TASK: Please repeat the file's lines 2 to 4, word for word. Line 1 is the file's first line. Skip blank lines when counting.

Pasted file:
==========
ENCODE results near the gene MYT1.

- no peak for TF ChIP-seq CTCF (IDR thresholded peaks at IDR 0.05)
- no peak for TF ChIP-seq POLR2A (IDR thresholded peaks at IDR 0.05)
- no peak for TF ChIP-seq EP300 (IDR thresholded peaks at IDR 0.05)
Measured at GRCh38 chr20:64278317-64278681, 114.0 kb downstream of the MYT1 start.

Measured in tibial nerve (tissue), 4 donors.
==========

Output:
- no peak for TF ChIP-seq CTCF (IDR thresholded peaks at IDR 0.05)
- no peak for TF ChIP-seq POLR2A (IDR thresholded peaks at IDR 0.05)
- no peak for TF ChIP-seq EP300 (IDR thresholded peaks at IDR 0.05)